Moral issues on signed copies

Somebloke

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Recently I took advantage of the post-Christmas sales to purchase a copy of World War Z. I walked into the nearest Borders to buy the book only to find that it was a signed copy by the author Max Brooks- and half price. Six pounds is six pounds, so I bought the book and started to read it as is my want.

Later on that night I was reading it in between cooking- and my housemate, a collector who will wait overnight to get a signed copy of a CD or movie poster or whatever, saw the book. He immediately started yelling at me for what he saw as my rampant stupidity- the book was not to be read while cooking. It was not to be read at all. It should be kept in mint condition and sold for five times it's resale value down the track when the movie comes out. By reading it and damaging it I've wasted a grand opportunity.

At the end of the day though, all I wanted was to read the damn book. Surely I have a right to do this?
 

Susan Boulton

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At the end of the day though, all I wanted was to read the damn book. Surely I have a right to do this?

Yes, it is your book. I have a number of signed books, most signed especially for me. Both read before signing and read after.

To be honest what is the point of having a book and not reading it.
 

nixie

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My signed copies are treated the same as my other books.I suppose if your a collector and buying to make profit at a later date, you would want to keep it in pristine condition. I'm not a collector only a squirrel who hoards books.They are for reading, anway if a books a little battered around the edges it shows its been enjoyed.
 

K. Riehl

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Yes, you do!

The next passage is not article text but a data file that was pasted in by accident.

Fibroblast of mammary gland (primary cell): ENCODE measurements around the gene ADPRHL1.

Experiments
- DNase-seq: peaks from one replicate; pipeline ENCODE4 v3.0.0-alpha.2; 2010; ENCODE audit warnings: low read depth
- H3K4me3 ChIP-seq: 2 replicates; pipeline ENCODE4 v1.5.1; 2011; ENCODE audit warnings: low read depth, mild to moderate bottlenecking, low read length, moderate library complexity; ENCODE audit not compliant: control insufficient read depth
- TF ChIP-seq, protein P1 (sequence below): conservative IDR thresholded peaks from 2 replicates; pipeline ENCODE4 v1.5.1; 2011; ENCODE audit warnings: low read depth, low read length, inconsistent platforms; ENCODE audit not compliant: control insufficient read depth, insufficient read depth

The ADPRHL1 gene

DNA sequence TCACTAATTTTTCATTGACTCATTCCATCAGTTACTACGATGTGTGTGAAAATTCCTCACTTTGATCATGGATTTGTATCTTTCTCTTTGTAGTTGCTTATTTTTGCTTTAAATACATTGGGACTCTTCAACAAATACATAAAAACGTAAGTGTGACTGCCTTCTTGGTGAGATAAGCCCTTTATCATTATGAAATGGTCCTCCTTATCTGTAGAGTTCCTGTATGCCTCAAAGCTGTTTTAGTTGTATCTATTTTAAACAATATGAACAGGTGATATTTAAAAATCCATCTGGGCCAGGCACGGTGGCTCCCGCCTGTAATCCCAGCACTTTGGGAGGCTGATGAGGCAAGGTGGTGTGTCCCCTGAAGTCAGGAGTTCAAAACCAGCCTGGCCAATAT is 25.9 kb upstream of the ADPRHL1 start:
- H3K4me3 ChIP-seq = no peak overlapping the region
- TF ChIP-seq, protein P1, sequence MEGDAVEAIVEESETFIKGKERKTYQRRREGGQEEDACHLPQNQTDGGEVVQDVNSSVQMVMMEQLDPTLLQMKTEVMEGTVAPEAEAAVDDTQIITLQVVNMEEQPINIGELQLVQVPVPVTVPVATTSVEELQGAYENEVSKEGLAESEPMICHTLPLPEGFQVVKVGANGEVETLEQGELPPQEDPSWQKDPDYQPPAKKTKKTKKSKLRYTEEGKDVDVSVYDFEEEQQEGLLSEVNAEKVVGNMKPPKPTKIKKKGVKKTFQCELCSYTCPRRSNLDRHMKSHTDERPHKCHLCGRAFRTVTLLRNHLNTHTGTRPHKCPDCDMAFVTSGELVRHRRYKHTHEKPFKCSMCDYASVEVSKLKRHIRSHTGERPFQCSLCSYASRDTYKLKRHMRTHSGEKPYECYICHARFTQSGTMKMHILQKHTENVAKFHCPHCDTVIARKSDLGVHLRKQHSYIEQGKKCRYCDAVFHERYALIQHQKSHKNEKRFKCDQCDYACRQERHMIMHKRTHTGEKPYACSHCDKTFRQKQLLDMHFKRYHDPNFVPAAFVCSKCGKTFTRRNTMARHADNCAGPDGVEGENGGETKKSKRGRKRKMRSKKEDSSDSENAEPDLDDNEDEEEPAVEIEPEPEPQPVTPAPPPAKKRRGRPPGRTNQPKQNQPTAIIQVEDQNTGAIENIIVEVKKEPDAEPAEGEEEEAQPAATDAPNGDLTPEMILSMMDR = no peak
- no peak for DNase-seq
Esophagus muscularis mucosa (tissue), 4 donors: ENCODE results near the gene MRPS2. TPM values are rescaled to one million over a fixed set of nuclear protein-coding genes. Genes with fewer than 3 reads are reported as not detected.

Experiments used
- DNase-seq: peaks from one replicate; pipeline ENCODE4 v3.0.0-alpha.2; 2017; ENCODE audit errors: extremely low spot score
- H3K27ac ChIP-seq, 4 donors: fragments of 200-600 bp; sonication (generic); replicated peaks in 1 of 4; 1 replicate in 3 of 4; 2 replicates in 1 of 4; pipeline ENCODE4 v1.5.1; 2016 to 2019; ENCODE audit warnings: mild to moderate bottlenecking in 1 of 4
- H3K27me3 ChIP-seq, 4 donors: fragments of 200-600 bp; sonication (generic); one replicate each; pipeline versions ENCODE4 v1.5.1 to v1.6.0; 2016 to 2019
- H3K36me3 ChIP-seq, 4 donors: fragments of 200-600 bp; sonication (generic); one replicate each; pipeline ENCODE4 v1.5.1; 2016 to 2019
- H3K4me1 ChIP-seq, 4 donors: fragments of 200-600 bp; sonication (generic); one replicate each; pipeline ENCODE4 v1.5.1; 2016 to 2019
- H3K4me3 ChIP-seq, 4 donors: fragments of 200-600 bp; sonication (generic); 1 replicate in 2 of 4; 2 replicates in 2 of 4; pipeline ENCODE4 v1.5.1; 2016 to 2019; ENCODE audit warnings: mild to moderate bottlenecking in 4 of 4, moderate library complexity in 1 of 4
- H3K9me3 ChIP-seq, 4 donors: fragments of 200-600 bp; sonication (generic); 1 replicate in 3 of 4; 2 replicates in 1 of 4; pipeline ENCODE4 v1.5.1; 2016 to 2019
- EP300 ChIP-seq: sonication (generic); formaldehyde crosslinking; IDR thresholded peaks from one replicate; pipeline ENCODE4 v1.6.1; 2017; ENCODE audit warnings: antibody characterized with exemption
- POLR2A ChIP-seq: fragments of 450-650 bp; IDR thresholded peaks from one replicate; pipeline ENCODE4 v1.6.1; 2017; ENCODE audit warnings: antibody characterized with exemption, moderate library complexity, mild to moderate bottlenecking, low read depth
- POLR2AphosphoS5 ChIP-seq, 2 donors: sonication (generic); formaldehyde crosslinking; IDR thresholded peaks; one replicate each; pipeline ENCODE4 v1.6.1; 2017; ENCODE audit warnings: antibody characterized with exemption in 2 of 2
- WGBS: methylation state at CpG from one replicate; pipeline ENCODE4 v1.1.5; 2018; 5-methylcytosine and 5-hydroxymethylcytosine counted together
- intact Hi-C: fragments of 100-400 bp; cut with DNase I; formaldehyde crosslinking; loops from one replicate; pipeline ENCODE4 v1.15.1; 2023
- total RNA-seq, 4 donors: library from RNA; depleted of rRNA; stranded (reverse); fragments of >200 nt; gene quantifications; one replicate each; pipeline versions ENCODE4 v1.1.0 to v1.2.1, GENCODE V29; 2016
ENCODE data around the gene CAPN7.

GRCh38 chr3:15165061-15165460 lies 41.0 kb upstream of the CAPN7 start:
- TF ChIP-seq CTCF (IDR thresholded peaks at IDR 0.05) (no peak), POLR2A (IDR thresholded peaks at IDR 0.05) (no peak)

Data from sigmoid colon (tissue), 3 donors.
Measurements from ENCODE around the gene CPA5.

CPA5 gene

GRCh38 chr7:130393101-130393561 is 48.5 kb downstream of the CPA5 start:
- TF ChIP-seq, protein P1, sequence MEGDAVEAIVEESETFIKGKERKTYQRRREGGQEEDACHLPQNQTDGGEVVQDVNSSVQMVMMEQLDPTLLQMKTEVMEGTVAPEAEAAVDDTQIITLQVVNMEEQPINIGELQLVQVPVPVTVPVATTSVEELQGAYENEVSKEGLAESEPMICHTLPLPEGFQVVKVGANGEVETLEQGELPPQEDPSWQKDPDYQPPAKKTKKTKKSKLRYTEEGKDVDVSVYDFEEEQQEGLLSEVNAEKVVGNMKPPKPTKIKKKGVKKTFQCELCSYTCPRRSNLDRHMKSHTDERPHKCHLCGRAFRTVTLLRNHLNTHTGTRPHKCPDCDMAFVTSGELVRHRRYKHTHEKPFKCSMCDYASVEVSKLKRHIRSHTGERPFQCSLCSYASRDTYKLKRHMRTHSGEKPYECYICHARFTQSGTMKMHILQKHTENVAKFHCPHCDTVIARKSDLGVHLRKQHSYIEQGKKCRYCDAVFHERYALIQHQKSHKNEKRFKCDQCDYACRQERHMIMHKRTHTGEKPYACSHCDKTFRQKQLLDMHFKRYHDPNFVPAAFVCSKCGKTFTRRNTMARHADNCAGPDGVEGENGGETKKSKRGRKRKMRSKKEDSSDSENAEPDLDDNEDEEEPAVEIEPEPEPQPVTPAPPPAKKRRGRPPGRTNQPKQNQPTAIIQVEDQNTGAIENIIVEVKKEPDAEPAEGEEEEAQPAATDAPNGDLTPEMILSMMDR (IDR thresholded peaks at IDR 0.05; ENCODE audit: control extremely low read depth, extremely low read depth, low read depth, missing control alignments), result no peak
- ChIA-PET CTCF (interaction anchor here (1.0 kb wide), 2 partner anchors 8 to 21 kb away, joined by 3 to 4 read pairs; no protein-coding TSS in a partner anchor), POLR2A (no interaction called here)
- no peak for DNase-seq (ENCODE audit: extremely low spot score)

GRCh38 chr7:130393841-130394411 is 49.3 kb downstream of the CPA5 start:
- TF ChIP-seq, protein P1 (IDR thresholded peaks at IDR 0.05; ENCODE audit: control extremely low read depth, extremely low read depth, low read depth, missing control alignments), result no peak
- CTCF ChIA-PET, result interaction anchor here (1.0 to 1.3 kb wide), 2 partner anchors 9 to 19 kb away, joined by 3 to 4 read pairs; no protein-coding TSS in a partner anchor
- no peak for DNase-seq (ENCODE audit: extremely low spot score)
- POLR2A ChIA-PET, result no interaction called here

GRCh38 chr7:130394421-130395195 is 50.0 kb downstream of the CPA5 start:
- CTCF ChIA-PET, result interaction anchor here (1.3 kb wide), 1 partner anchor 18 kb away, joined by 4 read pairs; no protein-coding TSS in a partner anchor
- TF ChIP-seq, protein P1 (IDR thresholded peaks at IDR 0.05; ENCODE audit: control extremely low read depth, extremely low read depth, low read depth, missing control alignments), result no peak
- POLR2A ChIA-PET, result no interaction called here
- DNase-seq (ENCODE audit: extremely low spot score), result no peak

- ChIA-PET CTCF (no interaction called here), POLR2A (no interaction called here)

I collect 1st editions and signed editions. If the book is truely good and stands on it's own merits absolute pristine condition won't matter. If you have a slightly better than reading copy hardcover first of Ender's Game you can still sell it for several hundred dollars. Their are large numbers of signed 1st editions out there that are not worth the cover price.
If you read this title and it completely blows your mind then head back down and buy a pristine copy. It helps the author and then you can have one to reread as well as one to set aside.
I enjoyed the first Robert Jordan so much I ran out and bought three hardcover firsts. I was able to trade two of the copies for a Snow Crash 1st edition and a Neuromancer 1st edition.
Collect what you enjoy, Enjoy what you collect!
 

Dr. Atomic

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I never collect for investment -- it's almost an assured way to lose money. It requires buying things at screaming deals, so that even if the item never goes up in value, you can still sell it for more money. Since, more often than not, I don't get a screaming deal on the things I collect, I just assume I won't be able to sell them for more and I enjoy them simply as things I want to own.